So I have been surfing the internet looking up how to have two xbox 360s, which share a home network, with open NATs. At the moment, I have tried port triggering, port forwarding, and DMZ (and all 3 together just for kicks ). I currently have a Motorola SURFboard SB6121 modem connected to my TRENDnet TEW-639GR 802.11b/g/n router. We have two xbox 360s in my apartment with live accounts and are trying to both play online at the same time.
What we have tried so far allows one of us to have an open NAT and the other to have a moderate or strict NAT. I read some articles online about switches and how they could alleviate this issue. I wasn't so sure whether or not that would work. By having both of the xbox 360s plugged into a switch, which would be connected to my router, would that allow both consoles to have an open NAT? I also read about purchasing another public ip from an ISP could solve the problem but I am not so sure I want to be giving more money to Charter.
The problem is that the XBOX uses well-defined, fixed ports. And since you MUST use those same ports externally, and your router can only forward any given port to one internal IP address, you're stuck. It's not like say, a webserver running behind your router. In that case, even though every webserver defaults to port 80, you can easily run two webservers by defining two external ports (say, 8080 and 8081) and forwarding each to their respective internal IP addresses. But again, when it comes to the XBOX, as far as I know, you don't have this option.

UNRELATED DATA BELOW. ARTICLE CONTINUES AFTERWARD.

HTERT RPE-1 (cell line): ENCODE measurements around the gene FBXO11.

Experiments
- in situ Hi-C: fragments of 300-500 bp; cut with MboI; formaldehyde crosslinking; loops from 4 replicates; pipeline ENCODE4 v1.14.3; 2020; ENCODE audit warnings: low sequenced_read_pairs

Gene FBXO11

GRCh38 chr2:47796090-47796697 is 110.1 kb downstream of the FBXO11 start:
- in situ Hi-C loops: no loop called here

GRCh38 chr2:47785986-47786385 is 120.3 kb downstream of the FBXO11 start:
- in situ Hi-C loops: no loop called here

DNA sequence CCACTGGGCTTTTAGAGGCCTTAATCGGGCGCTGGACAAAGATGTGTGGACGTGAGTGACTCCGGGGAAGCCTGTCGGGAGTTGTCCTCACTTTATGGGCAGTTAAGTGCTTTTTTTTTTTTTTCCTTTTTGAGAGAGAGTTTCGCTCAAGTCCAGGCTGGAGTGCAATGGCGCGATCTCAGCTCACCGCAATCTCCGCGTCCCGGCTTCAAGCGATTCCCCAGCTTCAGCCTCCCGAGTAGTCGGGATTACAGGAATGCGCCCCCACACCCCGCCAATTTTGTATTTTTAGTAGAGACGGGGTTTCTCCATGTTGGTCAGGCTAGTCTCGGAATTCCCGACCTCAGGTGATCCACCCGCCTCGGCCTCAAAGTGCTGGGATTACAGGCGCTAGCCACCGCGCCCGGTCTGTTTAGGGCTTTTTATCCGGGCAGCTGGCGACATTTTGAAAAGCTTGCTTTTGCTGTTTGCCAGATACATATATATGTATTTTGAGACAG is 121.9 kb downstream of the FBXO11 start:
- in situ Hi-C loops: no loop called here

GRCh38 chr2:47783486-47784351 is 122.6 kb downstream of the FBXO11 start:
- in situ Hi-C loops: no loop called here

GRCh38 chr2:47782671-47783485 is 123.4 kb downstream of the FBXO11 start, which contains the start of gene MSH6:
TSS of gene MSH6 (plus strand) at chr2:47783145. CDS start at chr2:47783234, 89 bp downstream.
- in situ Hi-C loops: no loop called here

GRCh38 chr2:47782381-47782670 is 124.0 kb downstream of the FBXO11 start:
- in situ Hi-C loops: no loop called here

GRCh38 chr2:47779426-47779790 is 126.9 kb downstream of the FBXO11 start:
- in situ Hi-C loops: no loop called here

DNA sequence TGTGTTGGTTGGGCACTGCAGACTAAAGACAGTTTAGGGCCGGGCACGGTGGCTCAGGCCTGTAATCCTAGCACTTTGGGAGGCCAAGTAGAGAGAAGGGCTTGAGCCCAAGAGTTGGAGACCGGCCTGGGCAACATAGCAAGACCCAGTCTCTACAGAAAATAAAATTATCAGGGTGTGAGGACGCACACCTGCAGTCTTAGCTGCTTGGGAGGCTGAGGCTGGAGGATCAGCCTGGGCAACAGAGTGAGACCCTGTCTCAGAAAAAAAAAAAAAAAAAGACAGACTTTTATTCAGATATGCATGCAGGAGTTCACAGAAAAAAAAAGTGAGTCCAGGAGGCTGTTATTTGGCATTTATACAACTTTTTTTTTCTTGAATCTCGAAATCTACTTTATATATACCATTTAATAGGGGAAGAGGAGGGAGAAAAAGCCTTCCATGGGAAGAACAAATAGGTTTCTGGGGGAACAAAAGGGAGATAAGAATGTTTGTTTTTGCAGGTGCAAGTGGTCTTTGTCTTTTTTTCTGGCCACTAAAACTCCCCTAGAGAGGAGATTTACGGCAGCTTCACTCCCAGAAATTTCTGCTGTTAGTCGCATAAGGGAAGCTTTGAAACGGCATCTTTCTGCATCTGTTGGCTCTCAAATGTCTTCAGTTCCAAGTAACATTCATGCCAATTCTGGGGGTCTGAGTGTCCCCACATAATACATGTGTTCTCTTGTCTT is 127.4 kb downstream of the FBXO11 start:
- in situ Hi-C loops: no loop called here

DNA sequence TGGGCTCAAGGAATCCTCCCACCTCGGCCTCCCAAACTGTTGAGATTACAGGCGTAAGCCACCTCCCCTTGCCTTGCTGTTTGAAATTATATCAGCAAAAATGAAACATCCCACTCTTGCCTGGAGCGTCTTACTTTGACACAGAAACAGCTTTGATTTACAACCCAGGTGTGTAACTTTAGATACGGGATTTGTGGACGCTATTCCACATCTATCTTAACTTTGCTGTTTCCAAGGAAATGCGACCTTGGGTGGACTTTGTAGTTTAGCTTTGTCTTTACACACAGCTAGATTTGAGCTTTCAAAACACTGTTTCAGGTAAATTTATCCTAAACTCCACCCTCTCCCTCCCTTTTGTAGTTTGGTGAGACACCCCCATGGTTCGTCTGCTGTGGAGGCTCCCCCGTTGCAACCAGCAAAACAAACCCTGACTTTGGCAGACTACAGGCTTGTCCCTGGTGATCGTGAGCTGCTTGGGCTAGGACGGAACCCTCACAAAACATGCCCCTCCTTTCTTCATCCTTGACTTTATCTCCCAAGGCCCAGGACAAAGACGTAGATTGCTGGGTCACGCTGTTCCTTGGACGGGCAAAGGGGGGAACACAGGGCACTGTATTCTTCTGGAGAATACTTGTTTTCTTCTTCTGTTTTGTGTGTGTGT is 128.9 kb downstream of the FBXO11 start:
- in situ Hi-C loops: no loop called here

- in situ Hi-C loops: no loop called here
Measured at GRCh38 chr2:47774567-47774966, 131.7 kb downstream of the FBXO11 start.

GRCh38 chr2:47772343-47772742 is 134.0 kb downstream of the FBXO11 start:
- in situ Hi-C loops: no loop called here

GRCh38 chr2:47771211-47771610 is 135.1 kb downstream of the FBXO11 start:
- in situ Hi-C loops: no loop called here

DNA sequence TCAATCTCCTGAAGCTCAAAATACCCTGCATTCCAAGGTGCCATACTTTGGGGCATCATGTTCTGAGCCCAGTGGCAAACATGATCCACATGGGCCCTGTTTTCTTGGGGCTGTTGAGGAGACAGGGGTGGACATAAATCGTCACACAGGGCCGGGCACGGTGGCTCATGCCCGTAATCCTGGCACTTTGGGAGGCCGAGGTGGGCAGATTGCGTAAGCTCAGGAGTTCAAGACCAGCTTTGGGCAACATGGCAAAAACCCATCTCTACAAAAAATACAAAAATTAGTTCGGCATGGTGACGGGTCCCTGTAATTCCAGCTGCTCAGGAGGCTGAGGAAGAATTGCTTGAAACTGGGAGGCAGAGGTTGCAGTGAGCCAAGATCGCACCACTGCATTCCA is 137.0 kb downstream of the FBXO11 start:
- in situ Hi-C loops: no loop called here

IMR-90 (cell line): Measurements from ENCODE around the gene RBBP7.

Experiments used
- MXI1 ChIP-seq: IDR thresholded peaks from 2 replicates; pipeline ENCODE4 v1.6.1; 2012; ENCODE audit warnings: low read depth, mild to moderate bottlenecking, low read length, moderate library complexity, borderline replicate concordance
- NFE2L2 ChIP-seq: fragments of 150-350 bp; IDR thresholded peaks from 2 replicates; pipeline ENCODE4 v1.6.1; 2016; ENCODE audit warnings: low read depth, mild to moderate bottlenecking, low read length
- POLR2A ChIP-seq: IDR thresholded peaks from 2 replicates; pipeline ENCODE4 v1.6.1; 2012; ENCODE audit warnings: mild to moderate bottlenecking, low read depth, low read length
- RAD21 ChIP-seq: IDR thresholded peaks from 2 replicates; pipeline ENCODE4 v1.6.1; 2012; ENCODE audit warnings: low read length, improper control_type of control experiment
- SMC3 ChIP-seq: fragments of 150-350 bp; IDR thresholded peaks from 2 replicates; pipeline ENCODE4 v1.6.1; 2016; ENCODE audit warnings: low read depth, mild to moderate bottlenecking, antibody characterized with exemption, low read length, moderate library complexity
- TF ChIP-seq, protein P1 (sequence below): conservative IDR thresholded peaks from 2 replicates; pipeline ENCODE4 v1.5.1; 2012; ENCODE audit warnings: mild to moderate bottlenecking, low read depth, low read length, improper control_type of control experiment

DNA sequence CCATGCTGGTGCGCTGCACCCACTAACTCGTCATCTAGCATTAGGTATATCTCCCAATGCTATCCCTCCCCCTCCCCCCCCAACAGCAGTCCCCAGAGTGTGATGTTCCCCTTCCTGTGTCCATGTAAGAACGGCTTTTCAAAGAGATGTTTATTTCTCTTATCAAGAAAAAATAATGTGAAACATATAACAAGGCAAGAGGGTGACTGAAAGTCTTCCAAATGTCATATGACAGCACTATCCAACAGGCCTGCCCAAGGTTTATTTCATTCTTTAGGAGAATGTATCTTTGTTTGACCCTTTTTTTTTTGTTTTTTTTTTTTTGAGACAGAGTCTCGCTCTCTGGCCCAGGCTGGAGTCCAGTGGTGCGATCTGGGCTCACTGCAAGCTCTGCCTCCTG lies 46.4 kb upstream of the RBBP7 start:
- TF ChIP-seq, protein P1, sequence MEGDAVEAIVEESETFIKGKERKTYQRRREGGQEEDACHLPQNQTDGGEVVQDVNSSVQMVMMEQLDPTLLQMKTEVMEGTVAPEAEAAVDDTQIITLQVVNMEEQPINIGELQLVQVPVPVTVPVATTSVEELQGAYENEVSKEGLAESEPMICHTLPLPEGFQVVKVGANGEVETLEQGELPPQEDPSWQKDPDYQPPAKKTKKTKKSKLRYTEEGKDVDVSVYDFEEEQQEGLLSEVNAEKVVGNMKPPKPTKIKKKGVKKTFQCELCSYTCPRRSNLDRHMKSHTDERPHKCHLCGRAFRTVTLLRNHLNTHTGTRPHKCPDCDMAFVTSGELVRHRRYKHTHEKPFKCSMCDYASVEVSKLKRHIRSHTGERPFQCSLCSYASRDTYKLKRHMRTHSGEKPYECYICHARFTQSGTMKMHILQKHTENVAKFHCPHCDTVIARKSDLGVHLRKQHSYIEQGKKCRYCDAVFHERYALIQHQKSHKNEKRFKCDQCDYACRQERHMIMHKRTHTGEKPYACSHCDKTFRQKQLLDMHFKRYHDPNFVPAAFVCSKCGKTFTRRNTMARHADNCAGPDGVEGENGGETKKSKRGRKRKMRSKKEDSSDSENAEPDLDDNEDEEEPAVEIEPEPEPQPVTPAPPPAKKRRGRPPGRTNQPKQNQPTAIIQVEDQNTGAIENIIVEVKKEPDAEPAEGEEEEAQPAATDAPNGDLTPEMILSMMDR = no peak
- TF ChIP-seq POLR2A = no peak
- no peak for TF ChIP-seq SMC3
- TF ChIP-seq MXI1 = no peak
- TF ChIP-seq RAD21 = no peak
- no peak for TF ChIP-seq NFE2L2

Even using a switch won't help because there's no way to know for any given unsolicited, inbound traffic, which XBOX is the intended target. As far as XBOX Live is concerned, there's only one public IP and it always sees your network as having a single XBOX. There’s simply no mechanism to decide whether the traffic should be forward to XBOX #1 vs. XBOX #2. That information gets lost because it’s the public IP that makes that possible, but you only have the ONE public IP!
This is simply a limitation of NAT routers.
To make a long story short, there's no real way to solve the problem short of having a second public IP so that you can associate each XBOX w/ its own public IP. And then XBOX Live will see those XBOXes as distinct devices.